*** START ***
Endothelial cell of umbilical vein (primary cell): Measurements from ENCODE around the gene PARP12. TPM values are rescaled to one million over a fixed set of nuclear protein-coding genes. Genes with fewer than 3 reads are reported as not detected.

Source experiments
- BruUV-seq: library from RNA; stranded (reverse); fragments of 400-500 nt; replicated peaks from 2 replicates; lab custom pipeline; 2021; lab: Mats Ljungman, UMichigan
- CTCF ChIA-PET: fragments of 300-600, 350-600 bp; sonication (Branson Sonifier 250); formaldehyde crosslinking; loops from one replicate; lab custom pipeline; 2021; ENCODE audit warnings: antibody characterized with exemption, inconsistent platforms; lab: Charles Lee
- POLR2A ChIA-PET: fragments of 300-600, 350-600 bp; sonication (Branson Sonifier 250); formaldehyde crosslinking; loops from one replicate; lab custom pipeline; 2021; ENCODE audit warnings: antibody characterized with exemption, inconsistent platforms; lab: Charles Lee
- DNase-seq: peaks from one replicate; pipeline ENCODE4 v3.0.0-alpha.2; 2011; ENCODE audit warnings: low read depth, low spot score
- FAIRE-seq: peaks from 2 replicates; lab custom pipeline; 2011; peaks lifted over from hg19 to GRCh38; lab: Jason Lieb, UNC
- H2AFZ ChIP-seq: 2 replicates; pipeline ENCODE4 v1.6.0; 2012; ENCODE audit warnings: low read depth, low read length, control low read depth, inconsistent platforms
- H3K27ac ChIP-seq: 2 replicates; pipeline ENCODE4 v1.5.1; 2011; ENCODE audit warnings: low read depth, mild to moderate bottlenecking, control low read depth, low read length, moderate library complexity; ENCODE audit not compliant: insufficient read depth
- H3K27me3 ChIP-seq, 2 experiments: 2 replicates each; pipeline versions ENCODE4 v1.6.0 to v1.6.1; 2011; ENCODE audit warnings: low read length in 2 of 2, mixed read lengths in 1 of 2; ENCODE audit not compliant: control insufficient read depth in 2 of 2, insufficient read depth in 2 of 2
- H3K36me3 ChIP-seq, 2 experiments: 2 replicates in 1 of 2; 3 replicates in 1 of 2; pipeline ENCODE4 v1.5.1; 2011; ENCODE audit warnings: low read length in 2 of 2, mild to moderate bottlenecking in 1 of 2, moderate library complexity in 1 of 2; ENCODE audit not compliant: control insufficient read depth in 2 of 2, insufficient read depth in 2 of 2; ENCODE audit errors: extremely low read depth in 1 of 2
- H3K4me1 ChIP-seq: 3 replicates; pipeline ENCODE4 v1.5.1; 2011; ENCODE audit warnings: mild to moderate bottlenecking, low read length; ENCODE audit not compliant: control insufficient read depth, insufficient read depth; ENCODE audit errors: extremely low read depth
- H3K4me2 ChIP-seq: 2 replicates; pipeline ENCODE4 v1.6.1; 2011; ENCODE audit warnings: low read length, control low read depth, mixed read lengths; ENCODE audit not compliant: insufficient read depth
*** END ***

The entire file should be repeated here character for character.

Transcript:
Endothelial cell of umbilical vein (primary cell): Measurements from ENCODE around the gene PARP12. TPM values are rescaled to one million over a fixed set of nuclear protein-coding genes. Genes with fewer than 3 reads are reported as not detected.

Source experiments
- BruUV-seq: library from RNA; stranded (reverse); fragments of 400-500 nt; replicated peaks from 2 replicates; lab custom pipeline; 2021; lab: Mats Ljungman, UMichigan
- CTCF ChIA-PET: fragments of 300-600, 350-600 bp; sonication (Branson Sonifier 250); formaldehyde crosslinking; loops from one replicate; lab custom pipeline; 2021; ENCODE audit warnings: antibody characterized with exemption, inconsistent platforms; lab: Charles Lee
- POLR2A ChIA-PET: fragments of 300-600, 350-600 bp; sonication (Branson Sonifier 250); formaldehyde crosslinking; loops from one replicate; lab custom pipeline; 2021; ENCODE audit warnings: antibody characterized with exemption, inconsistent platforms; lab: Charles Lee
- DNase-seq: peaks from one replicate; pipeline ENCODE4 v3.0.0-alpha.2; 2011; ENCODE audit warnings: low read depth, low spot score
- FAIRE-seq: peaks from 2 replicates; lab custom pipeline; 2011; peaks lifted over from hg19 to GRCh38; lab: Jason Lieb, UNC
- H2AFZ ChIP-seq: 2 replicates; pipeline ENCODE4 v1.6.0; 2012; ENCODE audit warnings: low read depth, low read length, control low read depth, inconsistent platforms
- H3K27ac ChIP-seq: 2 replicates; pipeline ENCODE4 v1.5.1; 2011; ENCODE audit warnings: low read depth, mild to moderate bottlenecking, control low read depth, low read length, moderate library complexity; ENCODE audit not compliant: insufficient read depth
- H3K27me3 ChIP-seq, 2 experiments: 2 replicates each; pipeline versions ENCODE4 v1.6.0 to v1.6.1; 2011; ENCODE audit warnings: low read length in 2 of 2, mixed read lengths in 1 of 2; ENCODE audit not compliant: control insufficient read depth in 2 of 2, insufficient read depth in 2 of 2
- H3K36me3 ChIP-seq, 2 experiments: 2 replicates in 1 of 2; 3 replicates in 1 of 2; pipeline ENCODE4 v1.5.1; 2011; ENCODE audit warnings: low read length in 2 of 2, mild to moderate bottlenecking in 1 of 2, moderate library complexity in 1 of 2; ENCODE audit not compliant: control insufficient read depth in 2 of 2, insufficient read depth in 2 of 2; ENCODE audit errors: extremely low read depth in 1 of 2
- H3K4me1 ChIP-seq: 3 replicates; pipeline ENCODE4 v1.5.1; 2011; ENCODE audit warnings: mild to moderate bottlenecking, low read length; ENCODE audit not compliant: control insufficient read depth, insufficient read depth; ENCODE audit errors: extremely low read depth
- H3K4me2 ChIP-seq: 2 replicates; pipeline ENCODE4 v1.6.1; 2011; ENCODE audit warnings: low read length, control low read depth, mixed read lengths; ENCODE audit not compliant: insufficient read depth